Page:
What do Normal People, Sex Education, Gentleman Jack and I May Destroy You have in common? Besides being undeniably brilliant TV shows, they all portray engaging and accurate sex and intimacy – and that’s largely down to Ita O’Brien.
As the pioneering creator of Intimacy on Set Guidelines, she works in theatre, TV and movie sets to choreograph simulated sexual scenes within a safe and supportive environment. It’s a fascinating job, so we asked her how she got there…
‘I started dancing aged three, and attended the Royal Academy of Dance followed by Bush Davies. When I finished school, I worked as a dancer in musical theatre for ten years. It was amazing – I danced in the West End, and toured in musicals like Joseph and His Amazing Technicolour Dreamcoat, The Rocky Horror Picture Show, and On The Town.
In 1990, a car accident damaged my back. I knew I had to find a new path, but dancing was all I had ever known. I thought, ‘If I’m not a dancer, what am I? Who am I?’ It was incredibly hard. One of my final shows was On the Town, which inspired me to think more about narrative, and using your body to tell a story. I became interested in acting, and gained a place on the MA at the Bristol Old Vic Theatre School in 1996.
Transitioning into acting was challenging. As a dancer, you strive for perfection, but as an actor, you strive for truth. It was especially hard because, after meeting my partner, I fell pregnant in my first year at Bristol Old Vic! I had my son Zac over the summer, then studied through out my second year with a new-born baby. A year after I finished the course, I was pregnant with my daughter, Zoe.
I worked as a theatre actor for eight years. I had some great jobs, like the National’s production of Pillars of the Community, directed by Marianne Elliott in 2005. As I raised my kids, I knew I wanted more stability, and this coincided with discovering the MA in Movement Studies at Central School of Speech and Drama in 2006. Movement coordinators choreograph and develop the non-dancing movement in productions, for example, teaching actors how to portray zombies, as in the film The Girl With All the Gifts where I worked as associate movement director. It felt like the perfect marriage of my dance and acting background, and I started teaching movement at drama schools.
In 2014, I was working on a devised piece of work called ‘Does my sex offend you?’ exploring the dynamic between perpetrator and victim. My focus was on what practices and principles I needed to put in place to keep my actors safe whilst exploring this dynamic. Throughout my career I’ve seen how actors were told to ‘go for it’ in scenes with intimate content. This means the actors’ private intimate bodies are brought into play in their work, and it can trigger feelings of shame. If an actor is touched in a way they’re not prepared for, it can have serious repercussions, and some actors may be traumatised by their experiences. I worked to develop best practice, along with my mentor, Vanessa Ewan, senior lecturer in movement at Central School of Speech & Drama, who’s inspiration it was, when seeing a rehearsal for a fight scene, that this structure and careful choreography was what was needed for intimate scenes.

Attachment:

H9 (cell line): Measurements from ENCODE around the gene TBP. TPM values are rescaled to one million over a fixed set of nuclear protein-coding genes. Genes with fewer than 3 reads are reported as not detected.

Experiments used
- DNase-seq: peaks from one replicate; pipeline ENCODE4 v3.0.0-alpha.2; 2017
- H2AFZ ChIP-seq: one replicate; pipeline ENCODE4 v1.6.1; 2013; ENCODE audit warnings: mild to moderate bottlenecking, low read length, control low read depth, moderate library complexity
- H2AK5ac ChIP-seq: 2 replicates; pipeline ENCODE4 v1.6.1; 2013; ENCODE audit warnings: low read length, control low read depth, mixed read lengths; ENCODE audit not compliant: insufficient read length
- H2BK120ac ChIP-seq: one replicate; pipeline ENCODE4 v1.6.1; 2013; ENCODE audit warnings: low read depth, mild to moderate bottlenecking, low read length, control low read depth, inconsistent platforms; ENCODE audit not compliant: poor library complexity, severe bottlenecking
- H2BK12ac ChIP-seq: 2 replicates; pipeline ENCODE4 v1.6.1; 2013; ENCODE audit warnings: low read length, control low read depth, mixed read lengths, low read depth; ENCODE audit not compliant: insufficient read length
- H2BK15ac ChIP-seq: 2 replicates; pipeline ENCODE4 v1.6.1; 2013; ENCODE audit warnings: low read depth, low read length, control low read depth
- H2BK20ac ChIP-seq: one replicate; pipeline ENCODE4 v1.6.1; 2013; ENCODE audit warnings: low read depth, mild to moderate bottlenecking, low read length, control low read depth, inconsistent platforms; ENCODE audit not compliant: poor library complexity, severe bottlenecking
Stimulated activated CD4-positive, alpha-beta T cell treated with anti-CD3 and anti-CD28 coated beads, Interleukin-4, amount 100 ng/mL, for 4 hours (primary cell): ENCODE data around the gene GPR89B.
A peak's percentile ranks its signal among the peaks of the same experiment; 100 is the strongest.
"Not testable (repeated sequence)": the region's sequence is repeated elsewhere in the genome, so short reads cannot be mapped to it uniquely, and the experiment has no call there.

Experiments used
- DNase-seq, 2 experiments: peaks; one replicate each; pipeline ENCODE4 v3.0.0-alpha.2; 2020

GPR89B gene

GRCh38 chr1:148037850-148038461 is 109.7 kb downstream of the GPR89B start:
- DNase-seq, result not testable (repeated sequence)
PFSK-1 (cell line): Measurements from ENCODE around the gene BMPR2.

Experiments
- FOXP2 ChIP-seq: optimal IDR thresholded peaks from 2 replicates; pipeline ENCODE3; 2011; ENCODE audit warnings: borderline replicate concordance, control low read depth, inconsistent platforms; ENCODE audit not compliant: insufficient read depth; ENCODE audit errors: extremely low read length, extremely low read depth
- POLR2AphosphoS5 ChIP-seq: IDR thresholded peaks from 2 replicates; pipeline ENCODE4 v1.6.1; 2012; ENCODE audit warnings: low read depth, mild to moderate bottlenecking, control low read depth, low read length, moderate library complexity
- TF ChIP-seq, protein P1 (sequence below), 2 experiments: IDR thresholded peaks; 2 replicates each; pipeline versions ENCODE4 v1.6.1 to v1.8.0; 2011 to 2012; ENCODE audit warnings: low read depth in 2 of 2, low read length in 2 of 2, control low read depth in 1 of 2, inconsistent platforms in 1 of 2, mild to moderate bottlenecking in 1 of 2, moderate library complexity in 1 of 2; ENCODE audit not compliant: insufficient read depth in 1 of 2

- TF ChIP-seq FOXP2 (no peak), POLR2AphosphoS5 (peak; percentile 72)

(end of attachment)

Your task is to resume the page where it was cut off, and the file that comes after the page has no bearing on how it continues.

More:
I started teaching what I was developing in drama schools, and soon my guidelines were created. When the Harvey Weinstein scandal erupted in 2017, there was a realisation across the industry that codes of conduct were needed to keep actors safe. I went to Equity, the trade union for creatives, and told them I already had guidelines ready. From there, I started working on productions.
My work involves inviting open communication and transparency; agreement and consent of touch, simulated sexual content and of nudity; and choreographing intimate content. I ask actors for their ‘no-go’ zones and chat through any concerns, before feeding back to the directors and working out creative ways to best serve the story and character. For example, if an actor doesn’t want to be touched in between their legs, we agree where they can be touched on the thigh to achieve the same effect. Then we rehearse a specially-devised choreography to ensure the actors feel confident, while keeping their consent and preferences in mind at every step.
Sex Education was the first TV production I worked on. It was an honour to be part of a show so focused on portraying sex as funny and awkward, yet honest and sensitive. This initiated a huge interest in what I was doing, so I founded Intimacy on Set to develop best practice training to serve the industry across the globe.
Working with director Lenny Abrahamson on Normal People was such a privilege. It was a joy to coordinate his vision in the scenes with Paul Mescal (Connell) and Daisy Edgar-Jones (Marianne). They are superb actors and I’m proud of the response it has received. It was also an honour to work on I May Destroy You with Michaela Coel too – it’s such an important story to be out in the world.
Sometimes, directors resist my involvement, but I try not to take it personally. This work is so important, and I’m confident that the industry is changing for the better. When the scenes I work on resonate with viewers, and actors tell me they are grateful I was there, it makes everything worthwhile.’
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